Songwriter Jimmy Webb performs Glen Campbell’s legacy Saturday at OCC
His music and lyrics have been interpreted by artists as renowned and varied as R.E.M., Linda Ronstadt, Art Garfunkel, The Supremes, Isaac Hayes and Frank Sinatra. But Jimmy Webb's most famous collaborations, and those closest to his heart, are with Glen Campbell. On Saturday night in the Grunin Center at Ocean County College, he performs the songs they rode to fame together, laced with reflections on the country superstar's legacy.
His songs are known to thousands and thousands of people who may not have realized they were listening to his influential writing.
"Jimmy Webb: The Glen Campbell Years" is the event being held Saturday night at 8 pm in the Jay and Linda Grunin Center for the Arts at Ocean County College, where the famed writer will discuss the working relationship he had with country start Glen Campbell.
"There was so much chemistry just floating around in the air, that the sensation that something could or might happen in the next second was very tangible," said Webb.
The event is preceded Saturday by a book signing of his own memoir, 'The Cake and The Rain' at the Barnes and Noble in Brick Township.
"'The Cake and The Rain' is really a metaphor for 'The Good and The Bad'" said Webb who says it relates to the ups and downs, and good choices and not so good choices over the course of his life in music.
Webb says before their friendship took off, his first interaction with Campbell was 'a bit hairy, in that the country star didn't take too much for the songwriter's long hair which was a popular trend of the 1970's.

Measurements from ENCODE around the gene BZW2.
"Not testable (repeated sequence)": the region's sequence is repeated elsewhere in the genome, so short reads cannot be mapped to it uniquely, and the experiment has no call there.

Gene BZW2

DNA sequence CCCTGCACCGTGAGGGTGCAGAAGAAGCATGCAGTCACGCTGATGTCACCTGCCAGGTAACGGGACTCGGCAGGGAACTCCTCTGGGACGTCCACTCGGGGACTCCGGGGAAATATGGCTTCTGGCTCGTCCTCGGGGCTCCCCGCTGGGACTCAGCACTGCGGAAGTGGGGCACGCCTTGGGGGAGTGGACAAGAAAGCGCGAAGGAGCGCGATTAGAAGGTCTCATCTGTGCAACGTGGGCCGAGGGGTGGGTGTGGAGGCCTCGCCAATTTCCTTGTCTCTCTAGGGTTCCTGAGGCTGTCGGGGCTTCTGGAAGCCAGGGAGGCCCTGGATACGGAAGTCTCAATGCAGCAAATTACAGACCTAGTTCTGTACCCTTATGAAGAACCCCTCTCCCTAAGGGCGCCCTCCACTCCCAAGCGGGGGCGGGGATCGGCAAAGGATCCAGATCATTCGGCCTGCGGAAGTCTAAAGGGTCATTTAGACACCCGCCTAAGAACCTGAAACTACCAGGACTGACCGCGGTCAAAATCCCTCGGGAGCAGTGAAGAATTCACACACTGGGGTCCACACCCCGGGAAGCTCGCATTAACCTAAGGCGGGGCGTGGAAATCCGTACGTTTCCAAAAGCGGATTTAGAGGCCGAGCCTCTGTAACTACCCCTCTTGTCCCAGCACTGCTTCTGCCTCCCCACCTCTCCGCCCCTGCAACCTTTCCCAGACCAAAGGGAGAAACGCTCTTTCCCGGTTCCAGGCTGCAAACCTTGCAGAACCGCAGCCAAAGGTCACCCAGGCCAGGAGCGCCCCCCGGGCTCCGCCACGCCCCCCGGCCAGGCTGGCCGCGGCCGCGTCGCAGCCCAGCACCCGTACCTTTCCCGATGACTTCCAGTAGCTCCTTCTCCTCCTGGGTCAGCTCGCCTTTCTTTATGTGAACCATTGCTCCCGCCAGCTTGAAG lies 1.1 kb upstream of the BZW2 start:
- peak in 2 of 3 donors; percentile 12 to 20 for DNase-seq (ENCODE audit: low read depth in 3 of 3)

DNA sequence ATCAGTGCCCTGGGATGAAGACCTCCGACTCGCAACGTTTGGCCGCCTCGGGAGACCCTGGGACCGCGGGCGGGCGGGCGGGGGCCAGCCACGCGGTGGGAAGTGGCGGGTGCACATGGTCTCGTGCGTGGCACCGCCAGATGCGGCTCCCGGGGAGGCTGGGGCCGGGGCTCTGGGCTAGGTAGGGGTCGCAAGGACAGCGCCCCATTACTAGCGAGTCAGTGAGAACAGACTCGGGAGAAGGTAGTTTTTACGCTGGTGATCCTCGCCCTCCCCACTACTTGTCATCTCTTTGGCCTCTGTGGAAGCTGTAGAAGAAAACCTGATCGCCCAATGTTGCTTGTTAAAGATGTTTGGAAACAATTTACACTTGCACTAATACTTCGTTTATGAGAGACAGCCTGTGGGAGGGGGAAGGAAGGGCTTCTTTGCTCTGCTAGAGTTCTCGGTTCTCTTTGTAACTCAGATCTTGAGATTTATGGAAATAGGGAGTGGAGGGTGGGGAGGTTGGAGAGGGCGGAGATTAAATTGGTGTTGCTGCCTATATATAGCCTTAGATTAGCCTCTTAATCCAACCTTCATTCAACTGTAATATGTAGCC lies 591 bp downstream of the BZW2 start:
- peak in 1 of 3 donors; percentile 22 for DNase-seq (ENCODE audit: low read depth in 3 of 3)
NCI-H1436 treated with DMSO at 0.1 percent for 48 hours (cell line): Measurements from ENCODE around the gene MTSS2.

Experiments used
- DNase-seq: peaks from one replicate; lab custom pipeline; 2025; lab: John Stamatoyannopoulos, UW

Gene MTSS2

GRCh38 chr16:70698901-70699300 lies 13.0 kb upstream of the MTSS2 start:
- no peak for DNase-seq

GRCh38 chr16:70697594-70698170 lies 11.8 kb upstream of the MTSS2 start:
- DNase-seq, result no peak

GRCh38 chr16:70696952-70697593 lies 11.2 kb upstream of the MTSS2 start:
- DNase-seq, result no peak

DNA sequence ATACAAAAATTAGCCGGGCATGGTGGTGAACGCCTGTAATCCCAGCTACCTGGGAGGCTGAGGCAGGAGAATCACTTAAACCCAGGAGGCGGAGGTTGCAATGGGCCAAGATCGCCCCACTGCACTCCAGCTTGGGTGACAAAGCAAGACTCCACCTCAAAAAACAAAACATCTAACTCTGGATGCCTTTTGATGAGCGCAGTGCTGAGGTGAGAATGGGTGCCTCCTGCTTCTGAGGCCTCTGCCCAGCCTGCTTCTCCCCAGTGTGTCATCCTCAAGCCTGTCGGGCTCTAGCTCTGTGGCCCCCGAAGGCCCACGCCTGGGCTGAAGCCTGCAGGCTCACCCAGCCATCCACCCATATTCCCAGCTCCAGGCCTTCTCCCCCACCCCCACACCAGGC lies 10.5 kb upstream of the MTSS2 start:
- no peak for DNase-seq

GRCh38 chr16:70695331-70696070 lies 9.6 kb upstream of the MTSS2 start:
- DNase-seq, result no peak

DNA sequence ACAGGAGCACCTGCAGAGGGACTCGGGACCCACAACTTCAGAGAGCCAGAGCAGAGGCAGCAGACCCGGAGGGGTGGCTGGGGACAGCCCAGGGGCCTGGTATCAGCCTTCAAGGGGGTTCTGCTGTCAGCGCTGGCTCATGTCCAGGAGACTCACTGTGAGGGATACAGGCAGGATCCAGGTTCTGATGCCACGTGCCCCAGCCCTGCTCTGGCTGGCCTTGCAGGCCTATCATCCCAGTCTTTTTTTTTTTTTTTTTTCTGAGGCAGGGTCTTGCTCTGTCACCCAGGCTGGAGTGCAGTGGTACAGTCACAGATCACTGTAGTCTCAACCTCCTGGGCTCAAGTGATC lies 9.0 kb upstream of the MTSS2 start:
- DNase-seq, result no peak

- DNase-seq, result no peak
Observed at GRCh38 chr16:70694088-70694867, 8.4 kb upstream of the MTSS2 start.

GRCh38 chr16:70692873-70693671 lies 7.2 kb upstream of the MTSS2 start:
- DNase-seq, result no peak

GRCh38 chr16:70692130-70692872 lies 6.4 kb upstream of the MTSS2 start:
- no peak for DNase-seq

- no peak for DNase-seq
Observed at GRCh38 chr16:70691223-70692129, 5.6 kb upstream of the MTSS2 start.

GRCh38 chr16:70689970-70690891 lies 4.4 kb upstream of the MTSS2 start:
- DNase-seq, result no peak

"I walked up to him and said 'Mr. Campbell, I'm Jimmy Webb' and he ignored me completely," said Webb.
While Campbell sat there in the room working on tuning up his guitar, Webb tried again introducing himself, and when he did the tide turned forever.
"I said 'Mr. Campbell, I'm Jimmy Webb, I wrote 'By the time I get to Phoenix', and his head snapped up and he made eye contact with me," said Webb. "He then asked, 'when are you going to get a haircut?'"
Webb and Campbell would later combine talents from that point on and put together a number of songs including five Top 10 Billboard Hits of which were the brainchild of Webb himself.
"I was always writing for Campbell," said Webb.
Webb says Campbell had a classically trained ear like no other and could often figure out the proper tune of what was being played or came up with a tune that could be introduced in a song...and it paid off.
"Together we managed to, I think, cut the first real country crossover records that were country influenced but definitely aimed at the pop market," said Webb.
He adds that it was Campbell who made a key change at the end of the mega-hit "By the time I get to Phoenix" which is what ended up making it a memorable song.
Sadly the Glen Campbell years began to fade in 2012 following his diagnoses with what is now Advanced Alzheimer's.
Webb says he wants everyone to remember his dear friend by the talents he shared with fans on stage or in the recording studio, and not by his battle with this scary and sad disease.
After years of performing on stage and playing music, Webb says, "he finally just couldn't get through a show anymore, he sort of laid it down," Webb adds, "but he was always positive...always in a good mood."
Webb says for a time, he had never seen his friend so depressed that he couldn't perform the way he used to and desired to, but he found the fight inside himself to keep going even still today where he is undergoing care at a facility in Nashville.
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